The application for student-loan forgiveness will become live in October.
The White House wants to ensure borrowers don't get tricked by scams during the process.
It released an updated guide on avoiding scams, including an outreach and education campaign for borrowers.
Student-loan borrowers will be able to apply for debt cancellation this month — and President Joe Biden wants to ensure they don't get scammed in the process.
Scams are not new to the student-loan industry. For years, fraudulent phone calls, emails, and texts have attempted to trick borrowers into giving money to a scammer under the guise of a credible loan servicer. While the Federal Trade Commission (FTC) has taken steps to prevent those scams, stakes are especially high for millions of borrowers right now. Biden announced up to $20,000 in debt relief for federal borrowers in August, and this month, the administration is planning to roll out an application that will allow borrowers to apply for, or opt out of, the loan forgiveness.
On Wednesday, the White House and Education Department released a debt-relief update, specifically geared toward preventing scams during the application process.
"One of the most critical ways to prevent scams and protect borrowers from being taken advantage of is developing a clear, simple, and secure site for borrowers to apply for debt relief and have the most up to date information from trusted sources, such as the Department of Education, Federal Student Aid, and other Administration agencies," a White House fact sheet said. "In addition to this work, the Federal Trade Commission (FTC) and Consumer Financial Protection Bureau (CFPB) have committed to working together to hold scammers accountable if they take advantage of borrowers."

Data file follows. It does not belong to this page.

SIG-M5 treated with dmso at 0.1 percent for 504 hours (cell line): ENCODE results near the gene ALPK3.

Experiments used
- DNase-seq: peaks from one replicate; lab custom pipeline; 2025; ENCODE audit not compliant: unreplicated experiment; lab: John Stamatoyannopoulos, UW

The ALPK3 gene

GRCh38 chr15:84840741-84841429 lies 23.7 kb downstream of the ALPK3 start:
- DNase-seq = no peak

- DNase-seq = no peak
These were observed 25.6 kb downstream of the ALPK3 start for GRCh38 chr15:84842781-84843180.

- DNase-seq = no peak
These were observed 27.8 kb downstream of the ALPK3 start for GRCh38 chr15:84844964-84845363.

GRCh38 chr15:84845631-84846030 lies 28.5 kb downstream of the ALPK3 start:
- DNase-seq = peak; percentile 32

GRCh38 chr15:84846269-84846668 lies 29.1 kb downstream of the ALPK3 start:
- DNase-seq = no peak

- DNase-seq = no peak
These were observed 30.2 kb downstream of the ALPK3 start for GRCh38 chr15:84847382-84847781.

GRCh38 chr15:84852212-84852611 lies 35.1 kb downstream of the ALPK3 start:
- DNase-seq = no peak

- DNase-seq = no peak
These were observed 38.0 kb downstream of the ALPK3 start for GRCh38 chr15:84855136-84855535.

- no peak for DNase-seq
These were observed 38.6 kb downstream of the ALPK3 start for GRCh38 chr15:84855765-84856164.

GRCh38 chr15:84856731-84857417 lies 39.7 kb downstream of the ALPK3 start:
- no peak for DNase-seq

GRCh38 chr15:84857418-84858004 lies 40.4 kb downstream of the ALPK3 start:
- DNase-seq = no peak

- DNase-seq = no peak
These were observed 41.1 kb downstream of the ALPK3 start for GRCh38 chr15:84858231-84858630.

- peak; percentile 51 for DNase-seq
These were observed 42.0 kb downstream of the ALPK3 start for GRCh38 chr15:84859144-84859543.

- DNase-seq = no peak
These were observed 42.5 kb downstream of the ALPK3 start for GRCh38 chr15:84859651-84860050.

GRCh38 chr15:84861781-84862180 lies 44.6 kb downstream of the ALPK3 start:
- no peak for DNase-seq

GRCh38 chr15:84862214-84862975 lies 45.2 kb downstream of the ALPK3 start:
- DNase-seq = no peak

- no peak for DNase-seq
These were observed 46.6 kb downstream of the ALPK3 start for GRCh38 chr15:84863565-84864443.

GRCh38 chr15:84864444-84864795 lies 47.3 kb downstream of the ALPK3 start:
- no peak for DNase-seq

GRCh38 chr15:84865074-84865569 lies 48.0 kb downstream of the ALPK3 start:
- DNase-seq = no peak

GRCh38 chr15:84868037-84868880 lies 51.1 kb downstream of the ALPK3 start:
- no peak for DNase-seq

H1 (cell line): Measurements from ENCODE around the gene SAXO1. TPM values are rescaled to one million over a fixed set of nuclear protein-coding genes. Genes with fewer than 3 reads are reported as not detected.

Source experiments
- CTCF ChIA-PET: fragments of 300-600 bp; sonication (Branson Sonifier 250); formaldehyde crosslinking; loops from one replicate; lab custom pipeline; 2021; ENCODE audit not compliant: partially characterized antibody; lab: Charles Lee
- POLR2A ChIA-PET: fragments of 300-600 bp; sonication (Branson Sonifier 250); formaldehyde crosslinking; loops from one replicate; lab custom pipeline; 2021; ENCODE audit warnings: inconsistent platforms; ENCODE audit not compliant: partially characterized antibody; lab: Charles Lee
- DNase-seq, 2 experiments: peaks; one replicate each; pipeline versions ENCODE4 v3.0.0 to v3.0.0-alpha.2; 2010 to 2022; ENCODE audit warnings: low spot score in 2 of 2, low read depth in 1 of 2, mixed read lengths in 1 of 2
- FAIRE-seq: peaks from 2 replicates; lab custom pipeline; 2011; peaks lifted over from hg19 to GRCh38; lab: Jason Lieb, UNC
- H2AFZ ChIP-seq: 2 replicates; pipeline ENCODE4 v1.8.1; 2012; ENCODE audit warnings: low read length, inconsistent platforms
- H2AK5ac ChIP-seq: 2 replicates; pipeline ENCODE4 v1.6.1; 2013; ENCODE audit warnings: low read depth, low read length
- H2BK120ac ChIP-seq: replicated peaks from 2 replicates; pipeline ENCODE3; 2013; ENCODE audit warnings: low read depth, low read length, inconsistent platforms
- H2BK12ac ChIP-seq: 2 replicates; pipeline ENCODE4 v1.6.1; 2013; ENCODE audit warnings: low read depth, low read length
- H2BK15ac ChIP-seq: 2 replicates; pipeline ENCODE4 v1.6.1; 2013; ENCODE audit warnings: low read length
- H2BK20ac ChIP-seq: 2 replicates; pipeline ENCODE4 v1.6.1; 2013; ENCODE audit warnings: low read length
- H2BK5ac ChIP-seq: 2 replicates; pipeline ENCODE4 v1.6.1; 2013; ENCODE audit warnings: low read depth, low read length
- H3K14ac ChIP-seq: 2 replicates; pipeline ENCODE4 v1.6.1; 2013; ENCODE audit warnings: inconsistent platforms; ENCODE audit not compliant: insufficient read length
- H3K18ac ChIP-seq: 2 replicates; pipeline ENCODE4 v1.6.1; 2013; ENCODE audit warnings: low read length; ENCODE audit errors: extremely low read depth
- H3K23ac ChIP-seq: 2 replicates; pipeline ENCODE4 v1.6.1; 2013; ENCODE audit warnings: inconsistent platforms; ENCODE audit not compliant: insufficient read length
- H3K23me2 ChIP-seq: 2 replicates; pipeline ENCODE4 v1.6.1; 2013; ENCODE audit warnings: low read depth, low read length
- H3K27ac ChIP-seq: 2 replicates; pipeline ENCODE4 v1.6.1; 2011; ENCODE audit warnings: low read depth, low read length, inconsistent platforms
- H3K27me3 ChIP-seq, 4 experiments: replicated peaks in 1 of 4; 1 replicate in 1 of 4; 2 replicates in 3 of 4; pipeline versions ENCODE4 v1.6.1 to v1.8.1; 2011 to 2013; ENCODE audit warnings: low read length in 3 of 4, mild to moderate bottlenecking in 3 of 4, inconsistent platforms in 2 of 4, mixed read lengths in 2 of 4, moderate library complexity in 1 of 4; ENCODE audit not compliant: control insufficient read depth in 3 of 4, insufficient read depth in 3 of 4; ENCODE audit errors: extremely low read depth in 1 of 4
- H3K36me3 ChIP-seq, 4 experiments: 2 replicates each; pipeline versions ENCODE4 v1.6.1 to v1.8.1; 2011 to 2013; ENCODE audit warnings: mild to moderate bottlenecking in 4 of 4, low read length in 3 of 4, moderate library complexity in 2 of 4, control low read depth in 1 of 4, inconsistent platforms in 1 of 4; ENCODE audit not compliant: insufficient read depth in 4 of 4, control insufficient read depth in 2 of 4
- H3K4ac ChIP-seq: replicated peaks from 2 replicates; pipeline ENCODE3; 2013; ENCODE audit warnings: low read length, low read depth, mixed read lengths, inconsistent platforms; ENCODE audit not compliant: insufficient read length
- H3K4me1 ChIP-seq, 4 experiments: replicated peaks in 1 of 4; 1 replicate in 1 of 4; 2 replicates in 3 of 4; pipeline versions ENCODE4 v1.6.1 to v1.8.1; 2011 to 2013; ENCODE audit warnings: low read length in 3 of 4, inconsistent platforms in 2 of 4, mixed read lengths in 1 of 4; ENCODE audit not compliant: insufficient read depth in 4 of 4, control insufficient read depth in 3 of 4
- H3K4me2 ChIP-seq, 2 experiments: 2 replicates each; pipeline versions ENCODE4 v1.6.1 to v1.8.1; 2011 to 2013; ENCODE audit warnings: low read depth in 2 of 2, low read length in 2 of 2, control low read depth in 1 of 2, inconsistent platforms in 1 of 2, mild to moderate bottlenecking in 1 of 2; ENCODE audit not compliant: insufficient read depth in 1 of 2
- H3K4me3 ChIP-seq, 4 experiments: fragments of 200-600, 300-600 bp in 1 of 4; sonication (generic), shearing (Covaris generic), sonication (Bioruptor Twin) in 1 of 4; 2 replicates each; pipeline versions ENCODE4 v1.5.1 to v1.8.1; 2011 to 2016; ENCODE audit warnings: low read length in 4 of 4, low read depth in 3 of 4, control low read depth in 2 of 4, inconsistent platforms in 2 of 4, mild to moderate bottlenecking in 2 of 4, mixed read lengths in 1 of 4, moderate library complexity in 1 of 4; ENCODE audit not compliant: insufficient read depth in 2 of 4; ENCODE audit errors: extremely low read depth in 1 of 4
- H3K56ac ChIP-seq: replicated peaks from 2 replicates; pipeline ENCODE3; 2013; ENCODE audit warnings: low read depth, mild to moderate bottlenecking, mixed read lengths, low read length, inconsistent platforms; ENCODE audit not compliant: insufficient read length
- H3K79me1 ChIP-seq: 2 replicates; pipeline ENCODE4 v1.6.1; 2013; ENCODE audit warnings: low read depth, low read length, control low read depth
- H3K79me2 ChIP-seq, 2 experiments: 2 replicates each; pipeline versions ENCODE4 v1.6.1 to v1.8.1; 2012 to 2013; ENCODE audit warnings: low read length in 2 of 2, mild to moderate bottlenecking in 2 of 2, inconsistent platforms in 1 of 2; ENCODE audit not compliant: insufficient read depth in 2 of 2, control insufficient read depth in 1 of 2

Here are five ways the administration aims to help protect borrowers from scams:
Release a "Do's and Don'ts" list to outline actions borrowers should and should not take as the application for relief becomes available
The Education Department will regularly provide complaint reports to states that identify scams to allow the attorneys general to quickly act on the scammers
Coordinate with multiple agencies, like the FTC and CFPB, to analyze and report scams in real time
Launch outreach and education campaigns to borrowers to provide accurate information on student loans and avoid scams
Increase social media usage to communicate with borrowers by engaging with influencers and content creators to help spread accurate information on student-loan relief.
On Friday, the White House will also meet with leaders from the FTC, CFPB, and Education Department to discuss aggressive scam prevention strategies and encourages anyone contacted by scammers to report the incident to the FTC at reportfraud.ftc.gov.
Along with scams, Biden's debt relief plan is facing challenges from a number of conservative group that have filed lawsuits against the loan forgiveness, and the legal battles could push back the timeline for the application release and forgiveness. But the White House said it still plans to move forward with the process this month and has not publicly acknowledged any changes to its timeline.
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